TG4 belongs to the transglutaminase family of proteins, which includes nine human members: a structural protein, protein 4.2, that lacks catalytic activity and eight zymogens/enzymes designated factor XIII-A and TG1-TG7, that catalyze a variety of calcium- and thiol-dependent posttranslational protein-modifying reactions (11). All reactions involve a glutamine-containing protein or peptide as the first substrate followed by a direct attack of the glutamine by either water (deamidation reaction) or a second substrate such as an amine (transamidation reaction) or an alcohol (esterification reaction), to generate a deamidated, cross-linked or esterified product, respectively (11). The different TG family members are restricted in their substrate specificity and tissue distribution, and have distinct biological roles (11). Protein 4.2 functions in ion transport across the red blood cell membrane; factor XIII-A has an extracellular cross-linking role in blood coagulation and also plays a role in inflammation and bone synthesis; TG1, TG3 and TG5 have intracellular cross-linking roles in skin barrier development; TG2 has a pleiotropic role in pathophysiological conditions (11); TG4 enhances fertility in males (10) and has been implicated in prostate cancer progression (12); TG6 has a role in cerebellar functioning (13) and the function of TG7 is not known.
TG4 is not the first TG family member to be implicated in autoimmune disease. Several other members have been identified as major autoantigens in distinct autoimmune diseases. Autoantibodies against factor XIII-A result in acquired FXIII deficiency, a rare and severe bleeding disorder associated with a significant mortality rate [reviewed in (14)]. Gluten-sensitivity diseases triggered by gluten present in wheat, barley and rye commonly manifest as an enteropathy (celiac disease, characterized by chronic inflammation of the small intestinal mucosa, malabsorption and diarrhea), and/or dermatopathy (dermatitis herpetiformis, a blistering skin disease) or neuropathy (gluten ataxia involving cerebellar dysfunction due to loss of Purkinje cells). Symptoms resolve with a gluten-free diet and reoccur upon resumption of gluten ingestion. Patients develop antibodies against TG-deamidated gluten epitopes and autoantibodies against TG2 in celiac disease (15), against TG3 in dermatitis herpetiformis (16) or against TG6 in gluten ataxia (17). TG-mediated deamidation of gluten peptides (15,18) improves the binding of the peptides to HLA-DQ2 and HLA-DQ8 molecules present on the surface of antigen-presenting cells, which initiates a T-cell-mediated immune response and mediates the humoral adaptive response that stimulates B-cells to produce antibodies specific to deamidated gluten (19). The production of anti-transglutaminase autoantibodies in gluten-sensitivity disorders is likely mediated by the formation of covalent enzyme-peptide complexes, which act as hapten-carrier complexes (15,18,19).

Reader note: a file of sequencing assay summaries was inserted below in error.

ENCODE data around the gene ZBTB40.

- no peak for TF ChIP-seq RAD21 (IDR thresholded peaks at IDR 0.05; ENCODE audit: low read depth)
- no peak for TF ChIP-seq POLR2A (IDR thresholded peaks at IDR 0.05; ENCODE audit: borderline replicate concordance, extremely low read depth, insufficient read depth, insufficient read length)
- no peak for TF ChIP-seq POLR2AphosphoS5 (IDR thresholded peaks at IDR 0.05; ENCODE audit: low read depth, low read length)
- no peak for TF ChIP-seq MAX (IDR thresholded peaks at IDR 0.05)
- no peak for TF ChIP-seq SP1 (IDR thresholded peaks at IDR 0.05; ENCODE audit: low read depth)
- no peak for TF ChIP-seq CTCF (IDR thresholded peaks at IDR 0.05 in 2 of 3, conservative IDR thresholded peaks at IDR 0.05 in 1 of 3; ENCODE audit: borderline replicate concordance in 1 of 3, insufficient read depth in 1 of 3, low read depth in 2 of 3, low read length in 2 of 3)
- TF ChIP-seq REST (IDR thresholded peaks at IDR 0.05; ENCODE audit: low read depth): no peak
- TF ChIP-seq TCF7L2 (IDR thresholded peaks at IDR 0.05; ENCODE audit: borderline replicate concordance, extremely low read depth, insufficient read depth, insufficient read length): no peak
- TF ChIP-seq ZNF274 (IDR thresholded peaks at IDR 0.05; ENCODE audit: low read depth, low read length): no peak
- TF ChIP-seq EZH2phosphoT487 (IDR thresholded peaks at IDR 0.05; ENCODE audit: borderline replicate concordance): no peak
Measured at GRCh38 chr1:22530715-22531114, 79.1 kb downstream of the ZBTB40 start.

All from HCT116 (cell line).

In addition to TG4 being identified as a major Aire-dependent autoantigen in APS1 patients and in Aire-deficient mice (7), previous work has associated another Aire-dependent, prostate-specific protein, human semenogelin (seminal vesicle protein 2 in the mouse), as an autoantigen in chronic prostatitis patients and Aire-deficient mice (6). Semenogelins are major seminal vesicle secreted proteins in human semen that form the gelatinous fluid that immobilises sperm upon ejaculation. Semenogelins have also been reported to be substrates for TG (20). Thus, although the mechanism by which the T-cell-mediated immune response is initiated differs between the chronic prostatitis of the Aire-deficient mouse and gluten sensitivity diseases, there are parallels in terms of autoantibody production against the TG enzyme and its substrate(s).
The discovery by Landegren et al. (7) of TG4 as a major autoantigen in APS1 is not only an important step forward in understanding the infertility associated with this disorder but may lead to therapeutic strategies to treat young male APS1 patients to prevent infertility. This study also highlights a number of fundamental unanswered questions for biochemists and biologists in relation to male fertility. For example, does the interaction of TG4 with its substrates result in deamidation, transamidation or esterification of the substrate? What is the effect of TG4 and/or the TG4 enzyme-substrate reaction on male fertility in terms of effects on sperm activity or antigenicity in the female reproductive tract, oocyte fertilization, or post-fertilization events such as implantation? Clearly, there is much yet to be learned about the functional role of TG4 and its substrates in male reproductive physiology and the study by Landegren et al. (7) has pointed us in fruitful directions for future research.
Funding: SE Iismaa is funded by Australian Research Council Stem Cells Australia, Special Initiative in Stem Cell Science grant (SR110001002) and a Leducq Transatlantic Network of Excellence in Cardiovascular Research grant.
Provenance: This is a Guest Commentary commissioned by Section Editor Ran Mo, MD (Department of Cardiothoracic Surgery, Nanjing Drum Tower Hospital, the Affiliated Hospital of Nanjing University Medical School, Nanjing, China).
Conflicts of Interest: The author has no conflicts of interest to declare.